UK charity, QF partnership to save even more children
October 06 2019 09:54 PM
(From left) Aladin Borja with WISH CEO Sultana Afdhal and other Save the Children team members at th
(From left) Aladin Borja with WISH CEO Sultana Afdhal and other Save the Children team members at the recently held ‘Artistic Dimensions to a Healthier World’ exhibition.

The collaboration between Qatar Foundation (QF) and UK-based humanitarian charity Save the Children has benefitted a large number of refugees in Cox’s Bazaar in Bangladesh.

“To date, we’ve reached 700,000 over the 900,000 refugees in Cox’s Bazaar with support from different organisations and one of them is QF,” Save the Children’s mental health and psychosocial support technical advisor Aladin Borja told the Gulf Times.

He was speaking on the sidelines of the ‘Artistic Dimensions to a Healthier World’ exhibition recently, organised by World Innovation Summit for Health (WISH), at the Doha Fire Station, which also featured the artworks created by refugee Rohingya children.

Borja noted that QF has been supporting them in running their health services, where mental health is integrated as one of the core essential components of their Primary Health Care Service delivery.

“With the support of QF, I know that there are still ongoing talks to help upgrade Primary Health facilities so these have been very instrumental in really making the lives of the children in the camps better,” he said.

Borja pointed out that “health still is a very challenging issue” not only with the Rohingya communities but also the host communities in Bangladesh.

“That remains a major issue and the support of QF in really running these Primary Health Care facilities, really very important because without that, we won’t be able to provide critical lives-saving health services for children and their families and also the wider community,” he said.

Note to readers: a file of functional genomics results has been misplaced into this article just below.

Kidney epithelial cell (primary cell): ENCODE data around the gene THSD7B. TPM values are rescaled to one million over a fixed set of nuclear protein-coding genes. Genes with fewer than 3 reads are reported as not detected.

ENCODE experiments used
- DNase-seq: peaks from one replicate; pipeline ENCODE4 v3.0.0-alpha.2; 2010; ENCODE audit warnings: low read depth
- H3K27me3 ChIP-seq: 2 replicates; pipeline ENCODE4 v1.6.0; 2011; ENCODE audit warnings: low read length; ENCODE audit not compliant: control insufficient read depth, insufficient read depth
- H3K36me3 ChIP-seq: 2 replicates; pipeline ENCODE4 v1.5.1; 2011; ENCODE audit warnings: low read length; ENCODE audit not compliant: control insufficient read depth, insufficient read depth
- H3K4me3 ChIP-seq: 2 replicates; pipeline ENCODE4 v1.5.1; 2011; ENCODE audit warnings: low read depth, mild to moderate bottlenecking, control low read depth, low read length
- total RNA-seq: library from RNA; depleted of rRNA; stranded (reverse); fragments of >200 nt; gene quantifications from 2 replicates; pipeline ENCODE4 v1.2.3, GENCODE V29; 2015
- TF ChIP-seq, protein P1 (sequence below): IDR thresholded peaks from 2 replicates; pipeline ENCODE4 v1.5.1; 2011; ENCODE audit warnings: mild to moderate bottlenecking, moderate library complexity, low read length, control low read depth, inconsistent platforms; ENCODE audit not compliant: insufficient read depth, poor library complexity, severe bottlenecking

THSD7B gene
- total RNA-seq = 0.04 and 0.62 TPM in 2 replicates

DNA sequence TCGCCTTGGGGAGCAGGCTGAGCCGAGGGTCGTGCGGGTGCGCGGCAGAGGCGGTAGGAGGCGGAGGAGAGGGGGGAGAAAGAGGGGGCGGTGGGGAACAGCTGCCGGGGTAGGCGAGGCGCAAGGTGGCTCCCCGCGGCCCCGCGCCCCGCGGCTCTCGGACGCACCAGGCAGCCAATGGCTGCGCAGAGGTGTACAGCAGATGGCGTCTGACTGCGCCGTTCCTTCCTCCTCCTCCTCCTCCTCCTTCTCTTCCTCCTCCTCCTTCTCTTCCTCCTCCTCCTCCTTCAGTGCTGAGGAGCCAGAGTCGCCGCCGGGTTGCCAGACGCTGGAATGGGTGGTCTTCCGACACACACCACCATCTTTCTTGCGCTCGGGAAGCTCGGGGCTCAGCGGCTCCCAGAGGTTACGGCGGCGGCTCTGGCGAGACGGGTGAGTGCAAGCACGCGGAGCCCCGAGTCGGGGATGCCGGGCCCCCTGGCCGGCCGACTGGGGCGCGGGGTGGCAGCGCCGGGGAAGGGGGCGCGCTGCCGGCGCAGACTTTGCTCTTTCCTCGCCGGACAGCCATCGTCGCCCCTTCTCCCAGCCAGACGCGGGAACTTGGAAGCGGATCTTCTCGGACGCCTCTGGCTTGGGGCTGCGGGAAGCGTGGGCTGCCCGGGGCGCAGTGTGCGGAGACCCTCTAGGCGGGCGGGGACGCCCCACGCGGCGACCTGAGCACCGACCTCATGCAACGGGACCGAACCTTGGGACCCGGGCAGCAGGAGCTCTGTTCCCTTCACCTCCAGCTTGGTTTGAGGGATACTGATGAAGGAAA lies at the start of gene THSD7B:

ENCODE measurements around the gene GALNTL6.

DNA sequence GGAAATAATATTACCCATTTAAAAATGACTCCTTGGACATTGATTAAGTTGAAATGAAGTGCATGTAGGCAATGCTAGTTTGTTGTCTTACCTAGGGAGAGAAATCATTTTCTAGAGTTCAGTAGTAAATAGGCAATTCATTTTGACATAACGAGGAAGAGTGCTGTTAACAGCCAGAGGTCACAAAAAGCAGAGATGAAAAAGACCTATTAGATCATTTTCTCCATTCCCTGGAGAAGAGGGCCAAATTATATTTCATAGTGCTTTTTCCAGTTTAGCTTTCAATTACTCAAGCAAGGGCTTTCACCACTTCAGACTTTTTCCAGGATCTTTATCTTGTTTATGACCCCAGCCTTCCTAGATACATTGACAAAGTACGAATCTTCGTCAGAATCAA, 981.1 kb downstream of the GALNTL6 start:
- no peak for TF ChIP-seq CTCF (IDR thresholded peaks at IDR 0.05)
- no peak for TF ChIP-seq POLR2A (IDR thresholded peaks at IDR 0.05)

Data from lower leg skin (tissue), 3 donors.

Save the Children and WISH recently launched the world’s first field manual in Arabic, which will be used as a reference for treating children who suffer from blast injuries.

According to Borja, Save the Children also holds several activities with children, helping them to cope with the difficult living conditions in the camps, and at the same time recover in the traumatic experiences that they’ve witnessed while they were in Myanmar.

“We also work with a lot of child rights organisations because we want to ensure that we make the most significant impact on the lives of children,” he added.

About the exhibition, which will run until October 27, Borja said ‘Artistic Dimensions to a Healthier World’ serves as a platform to showcase their work to a wider audience.

He thanked WISH and QF for affording them the chance to be in Doha saying that “Rohingya children don’t have the freedom of movement, so they cannot get out of the camps.”

“This is an opportunity for them (Rohingya children) to tell the world what they want to say, what is happening to them, and the things that are relevant to them,” Borja said.




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